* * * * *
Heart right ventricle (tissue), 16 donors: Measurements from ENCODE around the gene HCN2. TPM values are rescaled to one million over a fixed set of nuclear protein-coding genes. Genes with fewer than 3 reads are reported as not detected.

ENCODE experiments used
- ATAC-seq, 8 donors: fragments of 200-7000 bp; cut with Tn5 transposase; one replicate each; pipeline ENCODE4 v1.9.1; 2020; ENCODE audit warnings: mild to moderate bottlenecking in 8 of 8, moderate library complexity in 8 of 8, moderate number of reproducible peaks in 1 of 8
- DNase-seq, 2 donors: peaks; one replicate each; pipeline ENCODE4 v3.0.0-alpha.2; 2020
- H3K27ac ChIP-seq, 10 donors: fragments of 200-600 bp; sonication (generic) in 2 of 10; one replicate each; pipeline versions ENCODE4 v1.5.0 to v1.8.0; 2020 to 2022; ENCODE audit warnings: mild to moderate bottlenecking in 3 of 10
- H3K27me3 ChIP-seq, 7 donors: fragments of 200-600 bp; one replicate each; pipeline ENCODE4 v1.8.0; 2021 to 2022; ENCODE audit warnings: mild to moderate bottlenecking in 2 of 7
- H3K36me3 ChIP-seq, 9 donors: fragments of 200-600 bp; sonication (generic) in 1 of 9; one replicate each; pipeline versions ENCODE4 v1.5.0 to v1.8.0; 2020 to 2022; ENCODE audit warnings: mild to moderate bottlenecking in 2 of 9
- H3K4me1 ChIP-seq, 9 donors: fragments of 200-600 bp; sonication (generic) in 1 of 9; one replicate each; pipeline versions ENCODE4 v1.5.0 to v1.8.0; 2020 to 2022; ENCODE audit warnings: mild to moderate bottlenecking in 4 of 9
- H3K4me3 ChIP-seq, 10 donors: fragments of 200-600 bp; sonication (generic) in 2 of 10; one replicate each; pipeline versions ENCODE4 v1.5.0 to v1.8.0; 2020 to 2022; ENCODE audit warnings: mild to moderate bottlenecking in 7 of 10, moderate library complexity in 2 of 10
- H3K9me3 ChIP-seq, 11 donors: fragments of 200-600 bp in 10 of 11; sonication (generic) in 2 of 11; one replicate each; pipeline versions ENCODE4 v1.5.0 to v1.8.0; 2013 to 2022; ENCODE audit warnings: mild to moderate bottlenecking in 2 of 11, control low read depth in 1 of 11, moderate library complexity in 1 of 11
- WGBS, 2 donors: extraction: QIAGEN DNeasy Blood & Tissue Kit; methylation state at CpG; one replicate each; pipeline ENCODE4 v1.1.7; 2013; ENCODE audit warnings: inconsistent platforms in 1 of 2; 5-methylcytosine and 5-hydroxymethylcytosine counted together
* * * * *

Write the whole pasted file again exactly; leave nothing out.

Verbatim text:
Heart right ventricle (tissue), 16 donors: Measurements from ENCODE around the gene HCN2. TPM values are rescaled to one million over a fixed set of nuclear protein-coding genes. Genes with fewer than 3 reads are reported as not detected.

ENCODE experiments used
- ATAC-seq, 8 donors: fragments of 200-7000 bp; cut with Tn5 transposase; one replicate each; pipeline ENCODE4 v1.9.1; 2020; ENCODE audit warnings: mild to moderate bottlenecking in 8 of 8, moderate library complexity in 8 of 8, moderate number of reproducible peaks in 1 of 8
- DNase-seq, 2 donors: peaks; one replicate each; pipeline ENCODE4 v3.0.0-alpha.2; 2020
- H3K27ac ChIP-seq, 10 donors: fragments of 200-600 bp; sonication (generic) in 2 of 10; one replicate each; pipeline versions ENCODE4 v1.5.0 to v1.8.0; 2020 to 2022; ENCODE audit warnings: mild to moderate bottlenecking in 3 of 10
- H3K27me3 ChIP-seq, 7 donors: fragments of 200-600 bp; one replicate each; pipeline ENCODE4 v1.8.0; 2021 to 2022; ENCODE audit warnings: mild to moderate bottlenecking in 2 of 7
- H3K36me3 ChIP-seq, 9 donors: fragments of 200-600 bp; sonication (generic) in 1 of 9; one replicate each; pipeline versions ENCODE4 v1.5.0 to v1.8.0; 2020 to 2022; ENCODE audit warnings: mild to moderate bottlenecking in 2 of 9
- H3K4me1 ChIP-seq, 9 donors: fragments of 200-600 bp; sonication (generic) in 1 of 9; one replicate each; pipeline versions ENCODE4 v1.5.0 to v1.8.0; 2020 to 2022; ENCODE audit warnings: mild to moderate bottlenecking in 4 of 9
- H3K4me3 ChIP-seq, 10 donors: fragments of 200-600 bp; sonication (generic) in 2 of 10; one replicate each; pipeline versions ENCODE4 v1.5.0 to v1.8.0; 2020 to 2022; ENCODE audit warnings: mild to moderate bottlenecking in 7 of 10, moderate library complexity in 2 of 10
- H3K9me3 ChIP-seq, 11 donors: fragments of 200-600 bp in 10 of 11; sonication (generic) in 2 of 11; one replicate each; pipeline versions ENCODE4 v1.5.0 to v1.8.0; 2013 to 2022; ENCODE audit warnings: mild to moderate bottlenecking in 2 of 11, control low read depth in 1 of 11, moderate library complexity in 1 of 11
- WGBS, 2 donors: extraction: QIAGEN DNeasy Blood & Tissue Kit; methylation state at CpG; one replicate each; pipeline ENCODE4 v1.1.7; 2013; ENCODE audit warnings: inconsistent platforms in 1 of 2; 5-methylcytosine and 5-hydroxymethylcytosine counted together